I had come from a quiet little village at the base of the volcano Mt Etna, where we ate snails after it rained, and chased and milked goats that ran about the streets. Papa patted me on the head when I finally snapped and belted a kid for calling me a wog and making fun of the smelly sandwiches my brothers and I were eating. Mortadella sausage and cheese didn't win you too many friends in the playground in those days, I can tell you. The funny thing was that the kid poking fun at us was Chinese. 'You are a good boy, Domenico,' Papa said when he found out. I was protecting the Cacciola family honour, and that made him happy.
I sometimes laugh when I see all this anti-bullying stuff in the media. The bullying ended for me when I stuck up for my family and myself. The bullying in the police force, well, that was another matter altogether. Hitting back didn't work. Diplomacy didn't work either, nor did burying your head in the sand. Entrenched corruption firmly rooted under a corrupt commissioner and a government that didn't mind participating or looking the other way required stubbornness on a massive scale to wrench out, and luckily I had plenty of that too. You with me?
* * *
'Hey, Uncle Mick, I can take you! I've got my black belt. And you're getting fat!'
My younger brother's family was over for a barbecue during the Christmas holidays. For as long as I can remember, people have called me 'Mick'. Nobody in Brisbane could ever pronounce my name, so Domenico became Dominic for a while, and then one day Dominic became Mick. I couldn't speak English when I first came to Brisbane, and I wasn't about to correct anybody. I just walked around the place nodding my head. 'Si, si,' I'd say with a smile to just about every question.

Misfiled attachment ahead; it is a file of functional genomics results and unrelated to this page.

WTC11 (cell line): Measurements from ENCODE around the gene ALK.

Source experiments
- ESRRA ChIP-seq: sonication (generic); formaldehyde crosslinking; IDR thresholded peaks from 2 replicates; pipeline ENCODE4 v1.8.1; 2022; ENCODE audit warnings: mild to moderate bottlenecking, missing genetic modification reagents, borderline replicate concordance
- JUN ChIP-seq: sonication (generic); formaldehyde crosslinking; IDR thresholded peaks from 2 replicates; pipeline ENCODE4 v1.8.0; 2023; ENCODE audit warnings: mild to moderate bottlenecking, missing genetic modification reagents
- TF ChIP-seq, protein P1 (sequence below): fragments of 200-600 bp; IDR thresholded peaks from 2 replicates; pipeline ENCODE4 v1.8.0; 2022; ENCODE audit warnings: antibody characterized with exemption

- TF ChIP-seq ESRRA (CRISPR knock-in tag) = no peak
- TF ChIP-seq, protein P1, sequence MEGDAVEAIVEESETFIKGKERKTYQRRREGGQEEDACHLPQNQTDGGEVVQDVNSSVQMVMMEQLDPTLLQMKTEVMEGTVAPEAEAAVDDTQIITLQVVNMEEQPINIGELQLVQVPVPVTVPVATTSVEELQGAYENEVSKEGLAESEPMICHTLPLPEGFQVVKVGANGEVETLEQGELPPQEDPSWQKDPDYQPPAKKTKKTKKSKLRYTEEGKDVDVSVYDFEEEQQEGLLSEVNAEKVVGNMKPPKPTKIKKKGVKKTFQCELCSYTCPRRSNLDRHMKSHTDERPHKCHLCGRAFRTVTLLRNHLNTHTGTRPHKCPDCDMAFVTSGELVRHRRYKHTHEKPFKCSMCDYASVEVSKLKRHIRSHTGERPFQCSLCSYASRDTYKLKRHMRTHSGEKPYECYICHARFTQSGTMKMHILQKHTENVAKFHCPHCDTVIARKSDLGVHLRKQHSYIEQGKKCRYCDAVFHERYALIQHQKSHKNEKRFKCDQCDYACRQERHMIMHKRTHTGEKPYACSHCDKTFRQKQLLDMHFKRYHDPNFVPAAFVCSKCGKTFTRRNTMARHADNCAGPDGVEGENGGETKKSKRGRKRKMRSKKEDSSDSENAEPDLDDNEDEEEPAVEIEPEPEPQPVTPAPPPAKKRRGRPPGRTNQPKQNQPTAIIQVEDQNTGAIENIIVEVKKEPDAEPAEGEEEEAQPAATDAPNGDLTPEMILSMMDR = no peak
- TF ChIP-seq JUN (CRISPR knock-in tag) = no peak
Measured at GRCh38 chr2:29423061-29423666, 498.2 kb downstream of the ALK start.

I looked my nephew up and down. He was tall and strong, in peak physical condition. I was short, overweight and well past my prime. What I had over him in spades, though, was experience. After years in the force, I hadn't lost the curious habit of assessing the size, weight and strength of people when they entered my personal space, or were figuring on entering my personal space. Even family members. Some habits are impossible to break. Even in retirement, my mind is constantly ticking over, working out where people's weak points are, just in case I have to arrest them. That bloke has a thick neck. Probably grab him by the throat and squeeze his windpipe rather than go for a headlock. I can tell by the way a man carries himself if he can fight; how far to stand away from him so he doesn't get in too close and get under my guard. A legacy of arresting criminals. A legacy of my time in Special Branch when I had to break up protests. A legacy of my childhood growing up in the Valley.